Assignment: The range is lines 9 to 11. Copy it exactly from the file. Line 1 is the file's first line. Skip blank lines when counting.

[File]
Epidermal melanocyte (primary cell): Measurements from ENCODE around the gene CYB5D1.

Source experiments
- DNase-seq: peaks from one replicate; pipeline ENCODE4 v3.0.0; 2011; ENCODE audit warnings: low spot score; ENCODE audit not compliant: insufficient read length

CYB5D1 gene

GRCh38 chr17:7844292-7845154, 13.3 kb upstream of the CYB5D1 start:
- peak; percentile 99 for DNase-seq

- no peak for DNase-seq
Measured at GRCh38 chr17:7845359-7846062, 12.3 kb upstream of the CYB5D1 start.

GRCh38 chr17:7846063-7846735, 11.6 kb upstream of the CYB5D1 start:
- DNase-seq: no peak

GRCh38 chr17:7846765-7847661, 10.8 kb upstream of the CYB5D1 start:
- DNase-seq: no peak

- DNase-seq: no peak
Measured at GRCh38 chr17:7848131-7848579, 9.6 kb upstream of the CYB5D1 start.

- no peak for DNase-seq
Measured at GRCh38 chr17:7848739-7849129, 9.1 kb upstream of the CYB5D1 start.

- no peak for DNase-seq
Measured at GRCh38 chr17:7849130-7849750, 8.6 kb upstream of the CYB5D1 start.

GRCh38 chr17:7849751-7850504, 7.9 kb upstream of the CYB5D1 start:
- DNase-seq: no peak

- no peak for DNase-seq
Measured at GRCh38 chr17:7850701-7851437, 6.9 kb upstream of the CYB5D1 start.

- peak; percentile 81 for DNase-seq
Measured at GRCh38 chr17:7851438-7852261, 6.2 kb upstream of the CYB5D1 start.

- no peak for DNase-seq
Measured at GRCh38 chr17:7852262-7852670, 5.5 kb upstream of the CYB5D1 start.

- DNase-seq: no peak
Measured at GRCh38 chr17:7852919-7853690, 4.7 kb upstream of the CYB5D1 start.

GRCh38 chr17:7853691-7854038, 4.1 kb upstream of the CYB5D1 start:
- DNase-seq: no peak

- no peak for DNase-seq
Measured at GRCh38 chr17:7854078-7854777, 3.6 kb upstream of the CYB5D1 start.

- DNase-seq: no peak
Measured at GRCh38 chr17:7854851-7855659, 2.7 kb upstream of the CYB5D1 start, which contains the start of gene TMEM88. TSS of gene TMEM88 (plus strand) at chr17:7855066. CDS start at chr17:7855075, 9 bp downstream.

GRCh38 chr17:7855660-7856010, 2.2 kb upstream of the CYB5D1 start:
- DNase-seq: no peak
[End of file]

GRCh38 chr17:7846063-7846735, 11.6 kb upstream of the CYB5D1 start:
- DNase-seq: no peak

GRCh38 chr17:7846765-7847661, 10.8 kb upstream of the CYB5D1 start: